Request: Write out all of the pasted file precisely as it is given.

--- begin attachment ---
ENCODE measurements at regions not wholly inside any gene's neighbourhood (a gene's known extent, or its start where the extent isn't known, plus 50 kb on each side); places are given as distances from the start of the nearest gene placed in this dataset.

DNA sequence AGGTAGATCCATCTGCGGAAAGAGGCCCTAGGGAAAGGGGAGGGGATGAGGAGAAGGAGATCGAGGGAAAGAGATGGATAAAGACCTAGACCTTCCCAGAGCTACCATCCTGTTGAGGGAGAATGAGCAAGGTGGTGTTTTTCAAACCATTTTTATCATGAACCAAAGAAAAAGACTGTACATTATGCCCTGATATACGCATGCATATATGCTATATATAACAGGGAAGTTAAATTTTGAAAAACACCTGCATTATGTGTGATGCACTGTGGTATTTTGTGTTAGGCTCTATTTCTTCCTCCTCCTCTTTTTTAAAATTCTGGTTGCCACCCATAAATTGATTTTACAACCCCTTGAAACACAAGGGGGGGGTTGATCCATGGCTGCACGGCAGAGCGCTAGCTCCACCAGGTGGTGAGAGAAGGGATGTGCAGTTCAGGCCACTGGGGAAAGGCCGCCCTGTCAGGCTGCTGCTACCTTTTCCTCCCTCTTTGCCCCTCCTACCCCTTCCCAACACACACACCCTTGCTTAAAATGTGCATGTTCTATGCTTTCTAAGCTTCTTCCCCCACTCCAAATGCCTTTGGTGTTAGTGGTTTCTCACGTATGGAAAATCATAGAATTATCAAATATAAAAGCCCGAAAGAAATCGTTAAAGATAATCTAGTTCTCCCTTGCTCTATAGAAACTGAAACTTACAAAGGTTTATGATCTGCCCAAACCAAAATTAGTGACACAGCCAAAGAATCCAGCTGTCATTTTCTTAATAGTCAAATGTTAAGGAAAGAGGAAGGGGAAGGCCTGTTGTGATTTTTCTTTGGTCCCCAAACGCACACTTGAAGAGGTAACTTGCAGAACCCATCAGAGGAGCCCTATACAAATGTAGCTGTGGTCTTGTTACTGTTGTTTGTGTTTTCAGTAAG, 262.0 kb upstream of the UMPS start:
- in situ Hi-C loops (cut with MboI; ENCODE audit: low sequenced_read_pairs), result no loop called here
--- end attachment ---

ENCODE measurements at regions not wholly inside any gene's neighbourhood (a gene's known extent, or its start where the extent isn't known, plus 50 kb on each side); places are given as distances from the start of the nearest gene placed in this dataset.

DNA sequence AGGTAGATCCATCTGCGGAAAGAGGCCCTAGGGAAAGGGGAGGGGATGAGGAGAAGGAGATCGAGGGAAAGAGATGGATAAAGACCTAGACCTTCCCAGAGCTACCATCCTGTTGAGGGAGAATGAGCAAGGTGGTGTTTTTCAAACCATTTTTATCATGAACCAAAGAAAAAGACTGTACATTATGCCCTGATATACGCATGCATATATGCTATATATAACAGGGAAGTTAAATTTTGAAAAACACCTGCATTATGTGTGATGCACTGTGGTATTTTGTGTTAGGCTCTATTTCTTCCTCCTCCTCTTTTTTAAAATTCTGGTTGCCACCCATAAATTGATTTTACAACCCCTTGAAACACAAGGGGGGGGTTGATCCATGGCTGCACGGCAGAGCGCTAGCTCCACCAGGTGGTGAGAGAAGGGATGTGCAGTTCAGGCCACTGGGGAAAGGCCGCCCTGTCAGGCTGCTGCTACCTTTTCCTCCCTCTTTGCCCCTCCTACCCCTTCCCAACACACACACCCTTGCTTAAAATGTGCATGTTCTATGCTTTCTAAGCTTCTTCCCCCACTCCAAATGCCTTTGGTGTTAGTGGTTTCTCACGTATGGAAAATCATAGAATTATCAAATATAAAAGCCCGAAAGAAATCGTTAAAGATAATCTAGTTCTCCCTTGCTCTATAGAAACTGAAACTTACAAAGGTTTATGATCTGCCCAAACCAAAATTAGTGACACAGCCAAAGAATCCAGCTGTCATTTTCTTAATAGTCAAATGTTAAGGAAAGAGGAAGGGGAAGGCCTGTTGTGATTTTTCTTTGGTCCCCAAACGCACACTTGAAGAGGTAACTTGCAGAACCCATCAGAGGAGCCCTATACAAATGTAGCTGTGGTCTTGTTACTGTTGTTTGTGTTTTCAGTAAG, 262.0 kb upstream of the UMPS start:
- in situ Hi-C loops (cut with MboI; ENCODE audit: low sequenced_read_pairs), result no loop called here